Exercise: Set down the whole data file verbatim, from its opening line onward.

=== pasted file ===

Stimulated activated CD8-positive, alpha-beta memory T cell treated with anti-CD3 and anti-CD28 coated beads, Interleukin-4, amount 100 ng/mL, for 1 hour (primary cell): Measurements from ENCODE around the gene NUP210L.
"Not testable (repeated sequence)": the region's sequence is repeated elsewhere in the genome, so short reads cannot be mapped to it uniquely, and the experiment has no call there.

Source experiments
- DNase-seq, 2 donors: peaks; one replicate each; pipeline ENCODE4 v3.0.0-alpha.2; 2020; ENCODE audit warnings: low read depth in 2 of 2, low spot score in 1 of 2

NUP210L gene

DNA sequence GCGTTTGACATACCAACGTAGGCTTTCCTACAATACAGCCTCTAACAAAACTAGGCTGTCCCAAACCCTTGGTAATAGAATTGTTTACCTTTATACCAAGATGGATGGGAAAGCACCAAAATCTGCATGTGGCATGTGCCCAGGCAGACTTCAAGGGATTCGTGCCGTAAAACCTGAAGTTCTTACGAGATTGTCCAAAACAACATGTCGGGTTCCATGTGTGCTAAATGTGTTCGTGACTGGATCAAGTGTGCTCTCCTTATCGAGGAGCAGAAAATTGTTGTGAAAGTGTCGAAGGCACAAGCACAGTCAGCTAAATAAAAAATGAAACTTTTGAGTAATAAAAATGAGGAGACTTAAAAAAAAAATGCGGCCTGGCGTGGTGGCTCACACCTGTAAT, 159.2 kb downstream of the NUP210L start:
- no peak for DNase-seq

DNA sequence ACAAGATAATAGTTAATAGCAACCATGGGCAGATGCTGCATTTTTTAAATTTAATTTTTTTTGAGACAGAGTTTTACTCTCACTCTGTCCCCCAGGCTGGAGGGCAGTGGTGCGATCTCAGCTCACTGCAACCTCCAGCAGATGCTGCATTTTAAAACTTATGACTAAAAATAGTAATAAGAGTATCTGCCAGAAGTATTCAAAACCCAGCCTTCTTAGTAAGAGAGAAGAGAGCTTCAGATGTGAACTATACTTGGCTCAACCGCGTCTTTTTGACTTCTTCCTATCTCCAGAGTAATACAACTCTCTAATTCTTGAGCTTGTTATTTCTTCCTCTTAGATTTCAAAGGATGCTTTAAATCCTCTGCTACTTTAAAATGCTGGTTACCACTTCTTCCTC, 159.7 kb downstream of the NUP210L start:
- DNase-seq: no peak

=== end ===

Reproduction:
Stimulated activated CD8-positive, alpha-beta memory T cell treated with anti-CD3 and anti-CD28 coated beads, Interleukin-4, amount 100 ng/mL, for 1 hour (primary cell): Measurements from ENCODE around the gene NUP210L.
"Not testable (repeated sequence)": the region's sequence is repeated elsewhere in the genome, so short reads cannot be mapped to it uniquely, and the experiment has no call there.

Source experiments
- DNase-seq, 2 donors: peaks; one replicate each; pipeline ENCODE4 v3.0.0-alpha.2; 2020; ENCODE audit warnings: low read depth in 2 of 2, low spot score in 1 of 2

NUP210L gene

DNA sequence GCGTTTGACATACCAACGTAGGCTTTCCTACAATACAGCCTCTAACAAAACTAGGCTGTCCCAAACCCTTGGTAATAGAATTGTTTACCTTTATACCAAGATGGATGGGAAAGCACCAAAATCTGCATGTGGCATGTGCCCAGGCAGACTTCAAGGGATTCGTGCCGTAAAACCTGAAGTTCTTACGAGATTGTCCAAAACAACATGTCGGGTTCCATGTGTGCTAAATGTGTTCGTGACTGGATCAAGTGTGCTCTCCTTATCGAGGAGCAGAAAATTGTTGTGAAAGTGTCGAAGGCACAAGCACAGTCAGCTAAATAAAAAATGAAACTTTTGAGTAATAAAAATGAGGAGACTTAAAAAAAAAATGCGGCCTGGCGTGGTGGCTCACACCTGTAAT, 159.2 kb downstream of the NUP210L start:
- no peak for DNase-seq

DNA sequence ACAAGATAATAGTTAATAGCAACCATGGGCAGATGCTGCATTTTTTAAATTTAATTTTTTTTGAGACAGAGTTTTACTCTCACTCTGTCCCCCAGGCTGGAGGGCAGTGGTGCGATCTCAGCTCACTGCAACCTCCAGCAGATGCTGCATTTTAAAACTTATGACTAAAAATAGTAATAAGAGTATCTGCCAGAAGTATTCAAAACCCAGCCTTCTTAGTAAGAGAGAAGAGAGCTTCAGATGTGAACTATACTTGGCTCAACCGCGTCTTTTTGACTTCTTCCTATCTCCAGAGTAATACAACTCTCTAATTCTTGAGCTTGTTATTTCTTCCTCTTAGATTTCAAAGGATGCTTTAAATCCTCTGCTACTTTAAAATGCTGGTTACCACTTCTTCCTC, 159.7 kb downstream of the NUP210L start:
- DNase-seq: no peak